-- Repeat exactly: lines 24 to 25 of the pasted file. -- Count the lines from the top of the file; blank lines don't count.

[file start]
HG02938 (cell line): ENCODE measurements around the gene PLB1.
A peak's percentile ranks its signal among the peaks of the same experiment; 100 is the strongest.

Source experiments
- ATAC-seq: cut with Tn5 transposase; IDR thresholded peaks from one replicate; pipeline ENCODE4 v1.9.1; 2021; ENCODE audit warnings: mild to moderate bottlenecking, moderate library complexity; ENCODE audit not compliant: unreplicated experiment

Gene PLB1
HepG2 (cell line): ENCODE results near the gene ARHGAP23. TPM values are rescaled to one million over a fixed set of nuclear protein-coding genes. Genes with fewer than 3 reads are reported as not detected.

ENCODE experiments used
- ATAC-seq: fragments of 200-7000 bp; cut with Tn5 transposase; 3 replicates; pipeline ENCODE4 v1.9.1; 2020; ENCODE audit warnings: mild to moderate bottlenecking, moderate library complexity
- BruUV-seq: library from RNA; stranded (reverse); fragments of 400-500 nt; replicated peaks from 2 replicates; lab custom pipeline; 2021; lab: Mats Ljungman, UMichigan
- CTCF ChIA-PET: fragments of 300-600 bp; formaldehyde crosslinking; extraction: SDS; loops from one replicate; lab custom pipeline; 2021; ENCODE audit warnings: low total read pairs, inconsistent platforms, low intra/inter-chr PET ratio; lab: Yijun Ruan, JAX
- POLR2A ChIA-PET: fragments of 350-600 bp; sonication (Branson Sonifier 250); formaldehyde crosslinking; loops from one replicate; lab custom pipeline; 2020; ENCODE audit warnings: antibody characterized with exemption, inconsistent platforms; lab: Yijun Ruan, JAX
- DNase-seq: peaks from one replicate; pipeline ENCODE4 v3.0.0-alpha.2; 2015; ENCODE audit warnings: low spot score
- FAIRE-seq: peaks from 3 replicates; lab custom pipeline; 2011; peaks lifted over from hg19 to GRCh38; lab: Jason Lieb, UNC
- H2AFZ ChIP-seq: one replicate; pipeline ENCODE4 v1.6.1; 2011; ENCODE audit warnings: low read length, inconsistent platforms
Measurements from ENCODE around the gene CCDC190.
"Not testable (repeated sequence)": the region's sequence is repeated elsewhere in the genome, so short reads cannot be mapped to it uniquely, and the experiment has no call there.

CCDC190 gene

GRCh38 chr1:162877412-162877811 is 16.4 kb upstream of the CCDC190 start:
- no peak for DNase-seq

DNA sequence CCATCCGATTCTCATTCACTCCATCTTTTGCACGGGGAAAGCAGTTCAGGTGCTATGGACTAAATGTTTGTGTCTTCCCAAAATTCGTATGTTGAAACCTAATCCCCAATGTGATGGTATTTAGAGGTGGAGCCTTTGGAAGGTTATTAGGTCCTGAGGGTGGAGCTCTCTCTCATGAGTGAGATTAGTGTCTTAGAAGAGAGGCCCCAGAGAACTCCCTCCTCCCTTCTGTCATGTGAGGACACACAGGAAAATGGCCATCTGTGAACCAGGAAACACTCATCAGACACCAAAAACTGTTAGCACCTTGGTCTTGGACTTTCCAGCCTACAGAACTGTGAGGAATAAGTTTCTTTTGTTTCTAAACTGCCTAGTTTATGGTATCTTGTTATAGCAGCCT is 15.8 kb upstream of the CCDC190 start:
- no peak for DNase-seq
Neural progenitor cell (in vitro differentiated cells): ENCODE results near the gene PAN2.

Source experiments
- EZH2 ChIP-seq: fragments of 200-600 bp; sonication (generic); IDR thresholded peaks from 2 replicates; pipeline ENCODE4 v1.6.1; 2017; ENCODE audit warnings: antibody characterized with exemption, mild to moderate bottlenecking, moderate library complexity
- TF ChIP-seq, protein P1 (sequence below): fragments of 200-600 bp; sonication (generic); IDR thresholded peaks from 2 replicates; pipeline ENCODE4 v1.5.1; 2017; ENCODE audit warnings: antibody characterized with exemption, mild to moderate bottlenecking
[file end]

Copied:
- EZH2 ChIP-seq: fragments of 200-600 bp; sonication (generic); IDR thresholded peaks from 2 replicates; pipeline ENCODE4 v1.6.1; 2017; ENCODE audit warnings: antibody characterized with exemption, mild to moderate bottlenecking, moderate library complexity
- TF ChIP-seq, protein P1 (sequence below): fragments of 200-600 bp; sonication (generic); IDR thresholded peaks from 2 replicates; pipeline ENCODE4 v1.5.1; 2017; ENCODE audit warnings: antibody characterized with exemption, mild to moderate bottlenecking